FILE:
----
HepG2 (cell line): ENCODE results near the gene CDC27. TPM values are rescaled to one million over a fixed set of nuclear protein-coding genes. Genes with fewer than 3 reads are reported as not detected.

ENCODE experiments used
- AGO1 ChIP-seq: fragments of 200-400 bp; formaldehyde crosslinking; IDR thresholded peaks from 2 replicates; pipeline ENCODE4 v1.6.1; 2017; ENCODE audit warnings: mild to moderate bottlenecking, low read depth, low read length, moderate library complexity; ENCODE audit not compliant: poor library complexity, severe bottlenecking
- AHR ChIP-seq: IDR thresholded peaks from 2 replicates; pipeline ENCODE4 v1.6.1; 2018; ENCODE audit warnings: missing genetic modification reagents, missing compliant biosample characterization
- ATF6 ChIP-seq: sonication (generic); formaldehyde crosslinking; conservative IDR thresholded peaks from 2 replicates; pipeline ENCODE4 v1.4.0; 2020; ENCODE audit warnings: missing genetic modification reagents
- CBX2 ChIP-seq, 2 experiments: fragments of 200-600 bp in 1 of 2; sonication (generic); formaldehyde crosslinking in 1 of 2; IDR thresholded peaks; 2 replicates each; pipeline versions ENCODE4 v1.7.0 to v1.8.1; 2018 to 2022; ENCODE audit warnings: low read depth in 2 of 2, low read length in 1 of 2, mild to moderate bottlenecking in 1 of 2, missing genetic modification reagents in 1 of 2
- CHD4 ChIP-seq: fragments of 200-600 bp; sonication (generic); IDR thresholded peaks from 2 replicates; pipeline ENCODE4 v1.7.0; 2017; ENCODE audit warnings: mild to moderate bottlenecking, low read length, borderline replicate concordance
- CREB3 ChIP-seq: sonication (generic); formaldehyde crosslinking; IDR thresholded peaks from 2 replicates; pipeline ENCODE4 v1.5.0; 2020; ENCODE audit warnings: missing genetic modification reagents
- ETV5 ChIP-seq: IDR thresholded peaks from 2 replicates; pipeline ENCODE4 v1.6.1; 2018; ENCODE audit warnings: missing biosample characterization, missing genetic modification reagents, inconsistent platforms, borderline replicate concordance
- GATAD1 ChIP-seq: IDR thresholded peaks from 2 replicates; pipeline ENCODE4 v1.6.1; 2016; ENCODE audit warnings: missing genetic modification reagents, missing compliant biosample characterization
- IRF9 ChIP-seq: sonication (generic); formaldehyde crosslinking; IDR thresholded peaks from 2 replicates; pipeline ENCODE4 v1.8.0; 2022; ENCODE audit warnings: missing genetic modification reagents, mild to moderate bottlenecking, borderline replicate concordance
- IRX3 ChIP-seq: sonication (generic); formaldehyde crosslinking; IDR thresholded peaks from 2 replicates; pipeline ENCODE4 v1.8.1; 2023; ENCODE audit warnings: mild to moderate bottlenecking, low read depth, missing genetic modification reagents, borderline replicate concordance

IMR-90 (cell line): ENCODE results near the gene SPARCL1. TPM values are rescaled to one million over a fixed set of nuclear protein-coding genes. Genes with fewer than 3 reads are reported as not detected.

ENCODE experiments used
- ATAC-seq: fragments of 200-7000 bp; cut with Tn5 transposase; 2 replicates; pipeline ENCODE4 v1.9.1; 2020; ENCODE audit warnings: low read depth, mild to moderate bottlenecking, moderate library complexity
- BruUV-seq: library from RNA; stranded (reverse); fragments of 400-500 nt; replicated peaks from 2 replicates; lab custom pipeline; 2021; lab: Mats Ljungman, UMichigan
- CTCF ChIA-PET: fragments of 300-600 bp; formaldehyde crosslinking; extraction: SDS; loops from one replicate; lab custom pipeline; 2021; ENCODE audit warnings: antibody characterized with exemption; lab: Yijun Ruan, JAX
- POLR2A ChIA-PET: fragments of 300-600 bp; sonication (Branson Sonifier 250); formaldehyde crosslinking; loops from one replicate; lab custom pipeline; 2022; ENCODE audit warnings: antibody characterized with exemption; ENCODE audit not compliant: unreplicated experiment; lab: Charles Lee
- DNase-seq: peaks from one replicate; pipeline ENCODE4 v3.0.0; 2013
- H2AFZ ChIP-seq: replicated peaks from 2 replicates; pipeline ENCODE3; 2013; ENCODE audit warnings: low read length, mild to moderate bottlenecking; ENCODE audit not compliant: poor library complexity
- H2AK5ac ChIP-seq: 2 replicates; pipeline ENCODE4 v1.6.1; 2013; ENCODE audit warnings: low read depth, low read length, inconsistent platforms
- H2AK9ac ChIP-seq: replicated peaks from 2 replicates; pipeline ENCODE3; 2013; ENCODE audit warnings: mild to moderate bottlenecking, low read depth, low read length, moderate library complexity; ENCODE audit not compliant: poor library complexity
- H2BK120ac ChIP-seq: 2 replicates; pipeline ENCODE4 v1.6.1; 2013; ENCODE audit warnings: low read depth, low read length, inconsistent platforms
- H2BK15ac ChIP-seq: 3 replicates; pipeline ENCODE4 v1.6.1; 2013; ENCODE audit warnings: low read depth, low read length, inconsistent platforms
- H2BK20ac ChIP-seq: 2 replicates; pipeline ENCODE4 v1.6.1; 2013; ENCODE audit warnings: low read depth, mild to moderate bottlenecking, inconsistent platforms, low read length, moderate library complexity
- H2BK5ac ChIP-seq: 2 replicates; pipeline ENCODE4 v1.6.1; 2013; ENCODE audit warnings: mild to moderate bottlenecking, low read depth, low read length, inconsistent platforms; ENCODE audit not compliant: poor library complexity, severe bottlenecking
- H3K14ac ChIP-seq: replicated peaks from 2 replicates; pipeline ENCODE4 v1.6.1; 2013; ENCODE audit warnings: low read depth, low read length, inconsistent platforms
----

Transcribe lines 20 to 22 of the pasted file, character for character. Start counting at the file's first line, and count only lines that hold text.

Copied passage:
- H2AFZ ChIP-seq: replicated peaks from 2 replicates; pipeline ENCODE3; 2013; ENCODE audit warnings: low read length, mild to moderate bottlenecking; ENCODE audit not compliant: poor library complexity
- H2AK5ac ChIP-seq: 2 replicates; pipeline ENCODE4 v1.6.1; 2013; ENCODE audit warnings: low read depth, low read length, inconsistent platforms
- H2AK9ac ChIP-seq: replicated peaks from 2 replicates; pipeline ENCODE3; 2013; ENCODE audit warnings: mild to moderate bottlenecking, low read depth, low read length, moderate library complexity; ENCODE audit not compliant: poor library complexity